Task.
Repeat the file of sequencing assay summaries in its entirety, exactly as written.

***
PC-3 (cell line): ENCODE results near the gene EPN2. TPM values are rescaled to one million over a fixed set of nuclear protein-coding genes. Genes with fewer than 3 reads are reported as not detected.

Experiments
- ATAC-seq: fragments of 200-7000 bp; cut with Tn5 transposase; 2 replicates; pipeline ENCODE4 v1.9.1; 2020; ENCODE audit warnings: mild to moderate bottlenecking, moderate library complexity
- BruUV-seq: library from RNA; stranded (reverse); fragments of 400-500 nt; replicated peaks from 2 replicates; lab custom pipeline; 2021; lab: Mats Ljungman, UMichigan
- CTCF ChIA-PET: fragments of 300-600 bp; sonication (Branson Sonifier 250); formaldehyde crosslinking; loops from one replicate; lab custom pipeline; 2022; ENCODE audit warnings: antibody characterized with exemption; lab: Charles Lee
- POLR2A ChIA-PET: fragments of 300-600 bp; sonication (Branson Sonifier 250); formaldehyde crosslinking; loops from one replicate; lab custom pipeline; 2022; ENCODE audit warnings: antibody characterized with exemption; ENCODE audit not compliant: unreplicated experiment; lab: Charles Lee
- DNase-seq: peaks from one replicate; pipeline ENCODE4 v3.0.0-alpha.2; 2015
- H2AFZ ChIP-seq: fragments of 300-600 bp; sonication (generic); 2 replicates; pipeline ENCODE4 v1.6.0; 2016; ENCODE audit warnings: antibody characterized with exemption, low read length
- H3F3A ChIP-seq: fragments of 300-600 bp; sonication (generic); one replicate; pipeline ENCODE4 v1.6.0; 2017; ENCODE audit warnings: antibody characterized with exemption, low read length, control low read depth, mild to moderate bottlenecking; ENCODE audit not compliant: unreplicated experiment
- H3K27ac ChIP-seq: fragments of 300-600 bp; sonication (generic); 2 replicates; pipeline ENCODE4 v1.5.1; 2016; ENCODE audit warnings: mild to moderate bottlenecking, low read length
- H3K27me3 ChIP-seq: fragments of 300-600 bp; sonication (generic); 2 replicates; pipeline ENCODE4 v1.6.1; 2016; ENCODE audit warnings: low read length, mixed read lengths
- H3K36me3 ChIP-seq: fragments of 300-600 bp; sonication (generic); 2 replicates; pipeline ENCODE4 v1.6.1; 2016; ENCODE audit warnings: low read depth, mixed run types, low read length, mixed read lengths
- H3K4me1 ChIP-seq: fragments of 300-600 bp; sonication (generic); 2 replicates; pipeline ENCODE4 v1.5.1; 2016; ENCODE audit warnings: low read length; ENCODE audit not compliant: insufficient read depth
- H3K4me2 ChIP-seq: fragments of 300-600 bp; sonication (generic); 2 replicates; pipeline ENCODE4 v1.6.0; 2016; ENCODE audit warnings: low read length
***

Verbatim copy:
PC-3 (cell line): ENCODE results near the gene EPN2. TPM values are rescaled to one million over a fixed set of nuclear protein-coding genes. Genes with fewer than 3 reads are reported as not detected.

Experiments
- ATAC-seq: fragments of 200-7000 bp; cut with Tn5 transposase; 2 replicates; pipeline ENCODE4 v1.9.1; 2020; ENCODE audit warnings: mild to moderate bottlenecking, moderate library complexity
- BruUV-seq: library from RNA; stranded (reverse); fragments of 400-500 nt; replicated peaks from 2 replicates; lab custom pipeline; 2021; lab: Mats Ljungman, UMichigan
- CTCF ChIA-PET: fragments of 300-600 bp; sonication (Branson Sonifier 250); formaldehyde crosslinking; loops from one replicate; lab custom pipeline; 2022; ENCODE audit warnings: antibody characterized with exemption; lab: Charles Lee
- POLR2A ChIA-PET: fragments of 300-600 bp; sonication (Branson Sonifier 250); formaldehyde crosslinking; loops from one replicate; lab custom pipeline; 2022; ENCODE audit warnings: antibody characterized with exemption; ENCODE audit not compliant: unreplicated experiment; lab: Charles Lee
- DNase-seq: peaks from one replicate; pipeline ENCODE4 v3.0.0-alpha.2; 2015
- H2AFZ ChIP-seq: fragments of 300-600 bp; sonication (generic); 2 replicates; pipeline ENCODE4 v1.6.0; 2016; ENCODE audit warnings: antibody characterized with exemption, low read length
- H3F3A ChIP-seq: fragments of 300-600 bp; sonication (generic); one replicate; pipeline ENCODE4 v1.6.0; 2017; ENCODE audit warnings: antibody characterized with exemption, low read length, control low read depth, mild to moderate bottlenecking; ENCODE audit not compliant: unreplicated experiment
- H3K27ac ChIP-seq: fragments of 300-600 bp; sonication (generic); 2 replicates; pipeline ENCODE4 v1.5.1; 2016; ENCODE audit warnings: mild to moderate bottlenecking, low read length
- H3K27me3 ChIP-seq: fragments of 300-600 bp; sonication (generic); 2 replicates; pipeline ENCODE4 v1.6.1; 2016; ENCODE audit warnings: low read length, mixed read lengths
- H3K36me3 ChIP-seq: fragments of 300-600 bp; sonication (generic); 2 replicates; pipeline ENCODE4 v1.6.1; 2016; ENCODE audit warnings: low read depth, mixed run types, low read length, mixed read lengths
- H3K4me1 ChIP-seq: fragments of 300-600 bp; sonication (generic); 2 replicates; pipeline ENCODE4 v1.5.1; 2016; ENCODE audit warnings: low read length; ENCODE audit not compliant: insufficient read depth
- H3K4me2 ChIP-seq: fragments of 300-600 bp; sonication (generic); 2 replicates; pipeline ENCODE4 v1.6.0; 2016; ENCODE audit warnings: low read length